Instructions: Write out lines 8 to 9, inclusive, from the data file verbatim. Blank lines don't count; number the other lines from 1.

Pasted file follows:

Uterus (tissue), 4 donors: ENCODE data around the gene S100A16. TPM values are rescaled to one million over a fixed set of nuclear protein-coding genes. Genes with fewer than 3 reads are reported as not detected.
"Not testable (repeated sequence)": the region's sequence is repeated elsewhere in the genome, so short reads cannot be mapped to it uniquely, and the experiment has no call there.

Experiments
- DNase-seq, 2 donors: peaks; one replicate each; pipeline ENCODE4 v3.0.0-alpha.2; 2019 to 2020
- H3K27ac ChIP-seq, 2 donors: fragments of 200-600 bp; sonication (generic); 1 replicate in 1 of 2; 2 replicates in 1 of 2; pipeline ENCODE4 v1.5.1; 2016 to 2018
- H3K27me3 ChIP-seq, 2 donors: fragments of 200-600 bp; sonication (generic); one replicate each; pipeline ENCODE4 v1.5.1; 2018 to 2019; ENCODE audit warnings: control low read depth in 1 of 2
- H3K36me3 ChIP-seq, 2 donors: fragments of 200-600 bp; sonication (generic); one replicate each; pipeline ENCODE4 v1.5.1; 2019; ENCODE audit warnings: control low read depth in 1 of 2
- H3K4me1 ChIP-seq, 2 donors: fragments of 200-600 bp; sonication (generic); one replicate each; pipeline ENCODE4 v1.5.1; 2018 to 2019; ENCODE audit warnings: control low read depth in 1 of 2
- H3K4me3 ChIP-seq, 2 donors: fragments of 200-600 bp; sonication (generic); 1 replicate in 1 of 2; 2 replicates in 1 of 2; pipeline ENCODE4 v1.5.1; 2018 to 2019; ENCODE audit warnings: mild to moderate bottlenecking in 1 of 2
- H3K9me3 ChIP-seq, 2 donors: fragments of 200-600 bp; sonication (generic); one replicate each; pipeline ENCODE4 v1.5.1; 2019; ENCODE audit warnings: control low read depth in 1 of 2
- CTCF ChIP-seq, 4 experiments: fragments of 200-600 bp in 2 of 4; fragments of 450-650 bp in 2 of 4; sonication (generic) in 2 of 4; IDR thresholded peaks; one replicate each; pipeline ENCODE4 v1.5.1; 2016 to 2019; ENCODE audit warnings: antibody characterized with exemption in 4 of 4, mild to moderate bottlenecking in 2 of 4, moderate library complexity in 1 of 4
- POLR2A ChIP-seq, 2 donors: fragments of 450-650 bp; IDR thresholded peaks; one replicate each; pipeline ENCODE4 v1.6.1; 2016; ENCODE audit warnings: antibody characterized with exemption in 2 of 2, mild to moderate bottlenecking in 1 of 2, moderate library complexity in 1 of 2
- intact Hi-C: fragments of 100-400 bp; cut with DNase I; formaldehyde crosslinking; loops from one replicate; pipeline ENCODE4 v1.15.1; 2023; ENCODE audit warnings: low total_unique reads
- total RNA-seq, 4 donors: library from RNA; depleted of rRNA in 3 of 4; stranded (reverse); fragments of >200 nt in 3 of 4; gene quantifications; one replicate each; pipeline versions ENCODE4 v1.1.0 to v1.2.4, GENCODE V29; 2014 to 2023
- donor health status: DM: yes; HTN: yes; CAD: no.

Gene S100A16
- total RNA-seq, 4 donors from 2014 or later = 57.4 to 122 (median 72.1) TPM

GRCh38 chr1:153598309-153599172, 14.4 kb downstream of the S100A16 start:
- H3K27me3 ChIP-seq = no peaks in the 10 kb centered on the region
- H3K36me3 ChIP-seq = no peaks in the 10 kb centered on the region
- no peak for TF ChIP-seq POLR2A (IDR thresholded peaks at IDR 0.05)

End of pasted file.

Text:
- H3K4me1 ChIP-seq, 2 donors: fragments of 200-600 bp; sonication (generic); one replicate each; pipeline ENCODE4 v1.5.1; 2018 to 2019; ENCODE audit warnings: control low read depth in 1 of 2
- H3K4me3 ChIP-seq, 2 donors: fragments of 200-600 bp; sonication (generic); 1 replicate in 1 of 2; 2 replicates in 1 of 2; pipeline ENCODE4 v1.5.1; 2018 to 2019; ENCODE audit warnings: mild to moderate bottlenecking in 1 of 2